Selling on Valentine’s Day
By Alex Cole
To Develop a Happy Client Relationship:
- Take it slow and don’t try to “fall in love” too quickly
- Learn as much as you can about your prospect
- Determine if there is compatibility
- Don’t force a relationship that isn’t there
- Don’t be afraid that it might not work out long-term
Remember the ultimate goal is to answer the question: “Do you qualify to do business with me and do I qualify to do business with you?”
Play The Sales Brew:
By Alex Cole, Recruiting Specialist, Hire Better Salespeople
People either love or hate Valentine’s day. And it’s not all based on whether you are in a relationship or not. Some believe it’s a commercialized holiday that merely focuses on the giving of material possessions instead of focusing on the deeper meaning behind the celebration… love.
Love is a lot like selling. Or, more accurately, romantic relationships are a lot like selling. From the very first encounter until you say “I do”, they are parallel in approach and progression.
Let me explain…
At the beginning of any relationship, there is a courting period. The “getting to know you” phase is crucial for making a great first impression, gaining information about the other person and gauging if there is significant compatibility. The first date is primarily to figure out if there should be a second date. The same is true with selling. The first call is all about first impressions and seeing if there is any future for you and your prospect. In either scenario, if the first encounter goes well, you typically set up a meeting or agree to a second date.
After that, you may fall under the “dating” category. While in a romantic situation, you’re focused on still trying to learn as much as you can about the other person. You continue to build on the relationship by scheduling more dates and staying in touch with them via calling/emailing/texting. As you become more and more comfortable with the person, you tend to loosen up, show your sense of humor a little more and, generally, fall into a growth pattern. During each date, you look to take the relationship one step further and still try to decide if this is a long-term fit.
Once again, this is the same with selling. Usually there is a development curve that every new business relationship goes through. You set follow-up meetings to go over deliverable specifics, pricing, etc. After you get comfortable with a prospect, maybe your emails even get a little less formal- maybe you throw in a joke every once in a while or talk about the latest and greatest sporting event. Your ultimate goal is still to uncover this: “Do you qualify to do business with me and do I qualify to do business with you?”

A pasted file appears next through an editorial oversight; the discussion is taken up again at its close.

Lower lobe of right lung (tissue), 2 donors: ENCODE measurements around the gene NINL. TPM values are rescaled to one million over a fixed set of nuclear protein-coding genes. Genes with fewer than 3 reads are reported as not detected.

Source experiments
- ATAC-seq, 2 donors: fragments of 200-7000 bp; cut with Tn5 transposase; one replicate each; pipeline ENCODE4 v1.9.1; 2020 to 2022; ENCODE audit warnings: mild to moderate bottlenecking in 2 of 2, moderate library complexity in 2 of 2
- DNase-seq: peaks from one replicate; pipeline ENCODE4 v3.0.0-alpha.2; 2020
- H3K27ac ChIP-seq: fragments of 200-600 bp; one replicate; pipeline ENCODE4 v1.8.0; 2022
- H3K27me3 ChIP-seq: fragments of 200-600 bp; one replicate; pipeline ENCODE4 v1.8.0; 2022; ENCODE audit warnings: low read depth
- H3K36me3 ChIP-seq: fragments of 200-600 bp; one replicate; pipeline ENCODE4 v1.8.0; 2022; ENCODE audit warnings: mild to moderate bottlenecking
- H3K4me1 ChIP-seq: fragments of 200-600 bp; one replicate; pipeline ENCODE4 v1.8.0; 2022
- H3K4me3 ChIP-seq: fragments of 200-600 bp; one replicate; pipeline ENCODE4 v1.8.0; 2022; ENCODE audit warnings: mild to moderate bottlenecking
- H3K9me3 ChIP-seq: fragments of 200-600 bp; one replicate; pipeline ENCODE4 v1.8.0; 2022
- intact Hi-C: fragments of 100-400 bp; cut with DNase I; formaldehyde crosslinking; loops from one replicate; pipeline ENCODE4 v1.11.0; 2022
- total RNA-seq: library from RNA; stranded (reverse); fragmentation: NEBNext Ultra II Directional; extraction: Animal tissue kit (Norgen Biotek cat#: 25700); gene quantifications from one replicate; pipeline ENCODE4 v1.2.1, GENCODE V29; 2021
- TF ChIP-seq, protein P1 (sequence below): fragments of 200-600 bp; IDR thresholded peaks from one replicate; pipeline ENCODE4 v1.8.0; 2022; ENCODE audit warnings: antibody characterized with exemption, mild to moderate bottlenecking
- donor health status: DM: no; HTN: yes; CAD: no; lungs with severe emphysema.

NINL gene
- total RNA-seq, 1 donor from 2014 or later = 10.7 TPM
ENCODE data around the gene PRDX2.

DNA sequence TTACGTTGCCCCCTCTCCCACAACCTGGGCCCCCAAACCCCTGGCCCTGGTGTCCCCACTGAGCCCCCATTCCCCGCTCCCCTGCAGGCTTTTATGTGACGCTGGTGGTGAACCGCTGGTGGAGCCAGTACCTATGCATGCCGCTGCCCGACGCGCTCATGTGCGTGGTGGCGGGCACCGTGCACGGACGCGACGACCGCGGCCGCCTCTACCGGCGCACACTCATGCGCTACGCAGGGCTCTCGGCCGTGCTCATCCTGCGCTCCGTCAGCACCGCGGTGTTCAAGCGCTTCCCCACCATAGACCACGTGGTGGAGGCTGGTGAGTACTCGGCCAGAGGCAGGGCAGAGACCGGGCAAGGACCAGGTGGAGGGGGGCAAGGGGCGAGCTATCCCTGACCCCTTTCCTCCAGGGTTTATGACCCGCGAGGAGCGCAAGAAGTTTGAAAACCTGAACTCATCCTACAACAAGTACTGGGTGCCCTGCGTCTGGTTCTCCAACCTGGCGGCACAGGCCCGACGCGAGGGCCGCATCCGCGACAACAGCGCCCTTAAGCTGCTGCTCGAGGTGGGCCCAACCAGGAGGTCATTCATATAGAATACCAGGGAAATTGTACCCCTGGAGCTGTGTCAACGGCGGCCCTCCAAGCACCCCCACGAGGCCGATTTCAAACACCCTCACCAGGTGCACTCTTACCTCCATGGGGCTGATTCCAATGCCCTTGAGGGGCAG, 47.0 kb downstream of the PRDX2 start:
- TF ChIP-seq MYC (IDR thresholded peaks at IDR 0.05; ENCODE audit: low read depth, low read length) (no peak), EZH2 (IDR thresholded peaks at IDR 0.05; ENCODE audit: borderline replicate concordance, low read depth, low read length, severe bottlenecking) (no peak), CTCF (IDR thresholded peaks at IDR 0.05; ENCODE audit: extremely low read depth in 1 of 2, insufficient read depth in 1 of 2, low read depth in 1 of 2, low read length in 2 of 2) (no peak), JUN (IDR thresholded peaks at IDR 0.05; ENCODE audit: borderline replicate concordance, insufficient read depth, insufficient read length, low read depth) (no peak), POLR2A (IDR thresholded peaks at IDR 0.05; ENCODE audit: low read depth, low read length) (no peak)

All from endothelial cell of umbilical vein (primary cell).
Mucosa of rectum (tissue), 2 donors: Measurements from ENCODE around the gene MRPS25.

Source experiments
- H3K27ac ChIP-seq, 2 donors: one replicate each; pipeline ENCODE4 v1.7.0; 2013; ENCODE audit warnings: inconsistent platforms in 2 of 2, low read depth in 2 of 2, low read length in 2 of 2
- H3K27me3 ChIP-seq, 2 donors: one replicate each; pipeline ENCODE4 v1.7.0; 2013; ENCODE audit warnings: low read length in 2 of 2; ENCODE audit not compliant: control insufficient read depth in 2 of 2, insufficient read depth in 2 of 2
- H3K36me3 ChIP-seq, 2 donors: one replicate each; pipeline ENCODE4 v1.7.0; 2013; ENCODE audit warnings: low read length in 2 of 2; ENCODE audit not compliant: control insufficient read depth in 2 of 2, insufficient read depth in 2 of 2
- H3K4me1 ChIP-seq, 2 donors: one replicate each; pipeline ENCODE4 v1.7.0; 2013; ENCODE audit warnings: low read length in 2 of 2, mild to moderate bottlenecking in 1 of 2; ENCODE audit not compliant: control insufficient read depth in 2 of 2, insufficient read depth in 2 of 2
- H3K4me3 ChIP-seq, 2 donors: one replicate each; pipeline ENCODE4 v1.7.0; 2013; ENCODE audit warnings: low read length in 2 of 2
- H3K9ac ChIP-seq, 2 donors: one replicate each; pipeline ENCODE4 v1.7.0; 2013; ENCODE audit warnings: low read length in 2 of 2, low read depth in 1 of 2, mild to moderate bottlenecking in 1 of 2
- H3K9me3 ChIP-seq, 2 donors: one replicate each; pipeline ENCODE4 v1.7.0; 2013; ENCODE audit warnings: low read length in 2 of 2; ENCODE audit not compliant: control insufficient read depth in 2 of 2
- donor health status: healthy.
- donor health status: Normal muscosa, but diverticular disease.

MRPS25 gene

Assuming all goes well and both parties are on-board with taking the relationship to the next step, you become exclusive. And this is where true growth occurs. Couples go through periods of happiness, sadness, anger, etc. which usually result in a stronger bond. There is a certain understanding in an exclusive relationship that it is not the type of thing you just throw away when times get hard. You work together to make it through. You work to make each other happy on a daily basis. And I’m sure you can guess what I’m about to say – yup, this happens in selling too. At this point, you are no longer selling to a prospect but to a customer. You are exclusive with one another now, so there is a certain level of trust and understanding. When you encounter differences of opinions and road blocks, you work hard to uncover the problem and fix it. That’s what you do in a good working relationship. And just because they are a customer now doesn’t mean you stop trying to do whatever you can to make it a happy situation. You may even “wine and dine” a customer, every once in a while, to show them you care. Obviously, this happens in dating and significant relationships. Which brings us back to the topic at hand- Selling on Valentine’s Day.
So, this is my lesson to you: Treat every prospect like they are someone you are trying to date. And no, I don’t mean that literally. What I mean is take it slow, learn as much as you can and don’t be afraid of the possibility that it might not work out long-term. Don’t try to fall in love too quickly. Don’t force a relationship that isn’t there. At the end of the day, you want to look at your prospect and know that there is a genuine connection and that both parties are happy. It won’t work out otherwise. So, go out and kiss a few frogs, go on a couple of dates and see who is the right fit for you and your business.
Now, for those that have already found “love”, congratulations to you. Go take your customer out on a “date” and show them some love this Valentine’s Day.